Italy are very familiar opponents for the Ireland Under-20s (sponsored by PwC), with the sides set to play each for the fourth time in just 14 months as the U-20 Six Nations Championship continues this weekend.
Richie Murphy’s youngsters return to their Cork fortress of Virgin Media Park, the scene of last season’s stirring Grand Slam-clinching win over England, for Friday’s second round clash with Italy (kick-off 7.15pm – live on Virgin Media Two).
The Ireland Under-20s drew full houses of 8,008 in Cork for last year’s home matches against France and England – with tickets for the England game selling out in record time – and big crowds are expected again for their three home fixtures in the 2024 U-20 Six Nations.
Tickets for Friday’s encounter with the Azzurrini are available here from Ticketmaster.ie, and you can also snap up your ticket(s) for the team’s upcoming duels with Wales (Friday, February 23), and Scotland (Friday, March 15).
Ireland’s superb 37-31 victory away to France launched their U-20 Six Nations title defence in fine style. They are fancied to extend their winning run in the Championship to 12 matches this Friday, but Italy always provide a stiff challenge whether in warm-up games or competitive action.
Murphy’s charges had their annual pre-Six Nations run-out against Italy at the UCD Bowl in December, prevailing 35-29 despite a strong second half from the visitors when their scrum got on top amid a raft of replacements.
Munster Academy star Brian Gleeson was not involved in that game, but did face the Italy U-20s twice last season and is anticipating Massimo Brunello’s side to be at their best, and eager to bounce back from a disappointing 36-11 first round defeat to England.
“It’s a fantastic start, to win away to France is probably the hardest result you could face really,” Gleeson told Virgin Media Sport. “I know it’s clichéd, but we’re going to take it game by game.
“It’s a fantastic start but Italy are a great side. We played them twice last year and they gave us problems. They’re very good at set-piece, so we’re at home but we’ve a big task ahead of us. Six-day turnaround, we have it all to play for.”
Gleeson is one of five returning players from last year, and was right in the thick of the action against France in Aix-en-Provence. He notched his ninth try in 11 appearances for the Ireland Under-20s, helping to establish a 17-14 half-time lead.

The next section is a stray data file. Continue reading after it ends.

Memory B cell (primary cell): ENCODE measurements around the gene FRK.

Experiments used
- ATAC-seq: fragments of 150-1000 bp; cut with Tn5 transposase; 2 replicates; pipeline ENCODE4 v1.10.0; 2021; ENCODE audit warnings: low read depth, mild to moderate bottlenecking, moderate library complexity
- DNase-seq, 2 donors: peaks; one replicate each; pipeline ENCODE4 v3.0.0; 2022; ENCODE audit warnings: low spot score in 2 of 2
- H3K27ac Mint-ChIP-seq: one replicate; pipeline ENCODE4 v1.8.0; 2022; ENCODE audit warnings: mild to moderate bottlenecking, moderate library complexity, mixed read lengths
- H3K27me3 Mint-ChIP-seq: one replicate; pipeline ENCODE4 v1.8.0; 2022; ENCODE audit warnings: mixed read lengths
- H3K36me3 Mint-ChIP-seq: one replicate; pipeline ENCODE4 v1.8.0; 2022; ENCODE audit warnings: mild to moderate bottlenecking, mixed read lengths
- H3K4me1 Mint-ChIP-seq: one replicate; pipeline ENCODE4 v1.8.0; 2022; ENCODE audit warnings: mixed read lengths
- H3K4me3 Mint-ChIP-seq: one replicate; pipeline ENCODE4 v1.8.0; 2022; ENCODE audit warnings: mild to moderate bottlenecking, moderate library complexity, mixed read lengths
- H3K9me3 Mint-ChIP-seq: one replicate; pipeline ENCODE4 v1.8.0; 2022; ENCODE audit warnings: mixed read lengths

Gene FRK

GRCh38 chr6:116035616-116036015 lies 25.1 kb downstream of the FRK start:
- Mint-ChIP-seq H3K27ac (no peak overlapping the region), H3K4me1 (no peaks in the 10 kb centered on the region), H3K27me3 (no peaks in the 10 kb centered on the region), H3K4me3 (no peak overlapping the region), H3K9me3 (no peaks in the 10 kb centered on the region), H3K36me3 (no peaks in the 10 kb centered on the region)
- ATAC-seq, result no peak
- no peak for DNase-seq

The Tipperary-born number 8 was the game’s leading ball carrier, making 81 metres from 17 carries, and was Ireland’s second top tackler (13), just behind captain Evan O’Connell (14). He also won three turnovers, including crucial possession that led to Jack Murphy’s final penalty.
Determined to gain some revenge on France after last summer’s World Rugby U-20 Championship final loss, Gleeson admitted: “To be honest, that’s one of the best wins of my career. To win away in France, the atmosphere here was absolutely electric. Unbelievable in fairness to them.
“They’re an incredible side, but we were hurt after the World Cup last year and that was a key message for us this week.
“For me and the rest of the lads on the team (that were involved last summer), we really wanted to get one over on them because losing the World Cup final last year still leaves a mark. Any time you can come here and beat France, it’s unbelievable.”
For the likes of Gleeson and O’Connell, they are now back playing with the team-mates they first experienced age-grade international rugby alongside when lining out for the Ireland Under-18 Schools team in 2022.
Having come up through the age groups together, and playing against each other for their provinces, there is clearly a close bond between the players. Gleeson emphasised this when asked about whether he had to step up as a leader given his senior experience with Munster.
I didn’t feel a responsibility to lead the team because we have 23 leaders. So it’s not just one person. In fairness to this group, we’re so tight.
“We’ve been together for three years now (from U-18 up), we’re all good pals. So, to be honest, playing with this team is unbelievable. We’re all good friends. Winning together is really special.”
Meanwhile, Ireland head coach Murphy was understandably pleased with what was very much a squad effort against France. He was able to blood sixteen new players, and the five returnees all made a big impact in different areas.
Three of them, Danny Sheahan, Gleeson, and Hugh Gavin, scored a try apiece, and O’Connell and Joe Hopes secured three lineouts and one steal each. Player-of-the-match Gavin impressed in attack with six defenders beaten, two clean breaks, and a total of 100 metres made.
Murphy feels the Connacht Academy talent is really coming into his own, saying: “Hugh is an extremely big, strong centre, who has added a lot to his game over the last year in relation to his ball-playing.
“When we saw him play for Connacht U-19s last year, we just knew by him that there was something about him.
“He is a real competitor with a tough edge and he’s a winner. He will have learned a lot from last year, and like the rest of them, very hungry.”
Gleeson was not involved in the Ireland U-20s’ three warm-up games, but his return to the green jersey has been seamless according to Murphy, who gave an insight into what a big presence he has both on and off the pitch.
“Brian is an incredible player. His attitude is so good. He only came back into the 20s last week. He did three days of training with us in Belfast and he trained this week,” he told the Irish Independent.